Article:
Continuing with our series of excerpts from Walter Russel Mead's essay, "The Top Ten Lesson of the Global Economic Meltdown"
7. The Battle of Financial Markets is over; the Battle of State Finance has begun.
“The Battle of France is over,” Winston Churchill said in 1940. “The Battle of Britain is about to begin.” We are at a similar juncture right now in the global economy. The financial markets failed to withstand a series of speculative assaults. The world’s governments rushed into the breach with large guarantees and bailouts. Now the markets are testing the governments: will the Europeans really be able to bail out Club Med? Beyond that, can the world’s governments armed with fiat currencies and facing enormous budget deficits provide enough credible stimulus to restart the world economy before fears of debt and default cause investors to lose faith in the ability of governments to manage the economic cycle?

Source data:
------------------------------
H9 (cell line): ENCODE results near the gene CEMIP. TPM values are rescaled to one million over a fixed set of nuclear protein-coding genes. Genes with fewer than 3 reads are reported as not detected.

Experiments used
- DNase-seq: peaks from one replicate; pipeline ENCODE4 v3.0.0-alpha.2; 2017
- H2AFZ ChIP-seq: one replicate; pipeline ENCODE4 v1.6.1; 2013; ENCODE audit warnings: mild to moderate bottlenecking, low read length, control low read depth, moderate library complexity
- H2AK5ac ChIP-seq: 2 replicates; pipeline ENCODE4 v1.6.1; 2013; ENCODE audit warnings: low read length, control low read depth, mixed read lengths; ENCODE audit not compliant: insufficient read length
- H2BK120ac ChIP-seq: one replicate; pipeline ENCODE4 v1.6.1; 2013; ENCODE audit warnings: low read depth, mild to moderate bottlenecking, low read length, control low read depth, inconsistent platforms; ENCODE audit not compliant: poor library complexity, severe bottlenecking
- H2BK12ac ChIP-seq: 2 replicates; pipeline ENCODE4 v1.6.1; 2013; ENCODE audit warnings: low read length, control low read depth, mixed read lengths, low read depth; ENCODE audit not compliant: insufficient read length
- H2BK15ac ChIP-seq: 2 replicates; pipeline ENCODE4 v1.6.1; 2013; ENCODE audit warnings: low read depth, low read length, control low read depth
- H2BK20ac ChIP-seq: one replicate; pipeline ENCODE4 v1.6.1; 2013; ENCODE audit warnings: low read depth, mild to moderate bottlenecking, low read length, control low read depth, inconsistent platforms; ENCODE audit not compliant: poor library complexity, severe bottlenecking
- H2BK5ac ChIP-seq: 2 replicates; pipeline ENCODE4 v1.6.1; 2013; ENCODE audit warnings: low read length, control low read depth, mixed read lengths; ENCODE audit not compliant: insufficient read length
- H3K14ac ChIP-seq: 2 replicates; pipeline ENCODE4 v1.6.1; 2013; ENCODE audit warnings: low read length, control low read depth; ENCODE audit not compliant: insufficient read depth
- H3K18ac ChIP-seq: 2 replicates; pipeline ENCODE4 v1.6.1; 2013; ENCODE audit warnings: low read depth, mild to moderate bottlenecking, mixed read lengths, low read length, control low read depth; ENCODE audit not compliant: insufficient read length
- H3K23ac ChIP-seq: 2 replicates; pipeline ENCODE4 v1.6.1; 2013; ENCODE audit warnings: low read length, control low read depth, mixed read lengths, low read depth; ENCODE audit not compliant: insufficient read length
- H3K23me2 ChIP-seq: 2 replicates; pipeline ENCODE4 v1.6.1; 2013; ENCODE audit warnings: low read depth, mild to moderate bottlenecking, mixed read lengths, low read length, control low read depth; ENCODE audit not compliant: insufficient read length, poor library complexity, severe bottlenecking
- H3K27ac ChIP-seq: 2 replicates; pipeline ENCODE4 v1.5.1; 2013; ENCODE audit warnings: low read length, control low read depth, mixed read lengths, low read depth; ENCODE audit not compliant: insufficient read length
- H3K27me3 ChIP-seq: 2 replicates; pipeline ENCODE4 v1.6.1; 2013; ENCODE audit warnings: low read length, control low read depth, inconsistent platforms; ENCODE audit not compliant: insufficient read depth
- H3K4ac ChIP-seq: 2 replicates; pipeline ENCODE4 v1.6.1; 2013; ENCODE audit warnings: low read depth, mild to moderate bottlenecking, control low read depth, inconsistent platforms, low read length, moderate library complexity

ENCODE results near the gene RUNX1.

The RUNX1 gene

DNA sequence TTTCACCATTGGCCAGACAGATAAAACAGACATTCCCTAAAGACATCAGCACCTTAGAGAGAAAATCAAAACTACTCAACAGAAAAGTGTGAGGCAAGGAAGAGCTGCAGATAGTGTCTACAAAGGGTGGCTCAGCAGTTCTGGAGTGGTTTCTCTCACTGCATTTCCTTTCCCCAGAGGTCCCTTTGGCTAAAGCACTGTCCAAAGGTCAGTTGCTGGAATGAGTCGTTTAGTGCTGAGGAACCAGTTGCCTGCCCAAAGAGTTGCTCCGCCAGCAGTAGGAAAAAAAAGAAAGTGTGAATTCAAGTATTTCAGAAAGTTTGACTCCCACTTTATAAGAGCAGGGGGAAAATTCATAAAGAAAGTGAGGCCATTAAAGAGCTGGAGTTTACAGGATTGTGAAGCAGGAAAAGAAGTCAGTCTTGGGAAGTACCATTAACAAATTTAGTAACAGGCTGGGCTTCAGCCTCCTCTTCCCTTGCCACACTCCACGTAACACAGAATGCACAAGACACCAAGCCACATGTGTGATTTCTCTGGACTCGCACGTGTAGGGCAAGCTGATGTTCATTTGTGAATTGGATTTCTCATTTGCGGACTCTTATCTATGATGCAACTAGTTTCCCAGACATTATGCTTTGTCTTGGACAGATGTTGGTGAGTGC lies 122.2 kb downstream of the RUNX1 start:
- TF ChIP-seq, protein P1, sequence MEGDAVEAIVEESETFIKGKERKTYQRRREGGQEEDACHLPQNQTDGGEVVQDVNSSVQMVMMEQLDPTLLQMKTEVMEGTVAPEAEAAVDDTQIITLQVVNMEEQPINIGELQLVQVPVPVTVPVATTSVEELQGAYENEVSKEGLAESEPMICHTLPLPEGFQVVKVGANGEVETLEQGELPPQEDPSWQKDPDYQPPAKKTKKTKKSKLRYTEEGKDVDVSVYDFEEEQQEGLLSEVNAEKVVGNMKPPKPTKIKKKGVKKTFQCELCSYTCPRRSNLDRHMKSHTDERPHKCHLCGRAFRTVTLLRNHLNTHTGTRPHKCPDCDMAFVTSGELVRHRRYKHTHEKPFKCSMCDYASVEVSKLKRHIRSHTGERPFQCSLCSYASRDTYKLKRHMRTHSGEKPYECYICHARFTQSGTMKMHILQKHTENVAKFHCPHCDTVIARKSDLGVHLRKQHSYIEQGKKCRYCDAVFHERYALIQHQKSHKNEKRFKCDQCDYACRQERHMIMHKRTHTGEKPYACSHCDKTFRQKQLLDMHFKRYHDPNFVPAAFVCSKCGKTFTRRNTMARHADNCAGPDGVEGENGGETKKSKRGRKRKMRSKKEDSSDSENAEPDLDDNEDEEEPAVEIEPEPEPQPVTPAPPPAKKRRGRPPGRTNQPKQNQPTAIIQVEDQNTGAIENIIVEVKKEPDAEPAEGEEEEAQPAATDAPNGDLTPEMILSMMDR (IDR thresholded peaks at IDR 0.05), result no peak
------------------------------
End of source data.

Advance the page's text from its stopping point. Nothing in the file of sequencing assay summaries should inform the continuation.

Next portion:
The bad guys lost the Battle of Britain and we can hope that governments will survive the present downturn with their financial credibility intact. However, it is now clear that governments do not have an unlimited power to bail out private firms or to stimulate the economy through deficit spending. This is not only true of smaller governments like that of Greece; it may be true even of the United States.
This means that we have passed into a new economic environment, unlike anything we have seen since World War Two. For the last sixty years, we have operated under the assumption that the world’s leading governments were ultimately sovereign when it came to the economy: that they could do whatever it took to fix economic problems. In the future, we will be living in a world where this is no longer so obvious. New, large and unpredictable risks now hang over the global economy.
Unfortunately, we here in the states seem to be fixated on the prospect that somehow the federal government will be able to "stimulate" our way out of this recession. What has happened in Europe and the pending double-dip recession here has not factored into the logic of taste-makers like Paul Krugman and the Obama economics team who are pushing for even more spending and Keynesian gimmickry.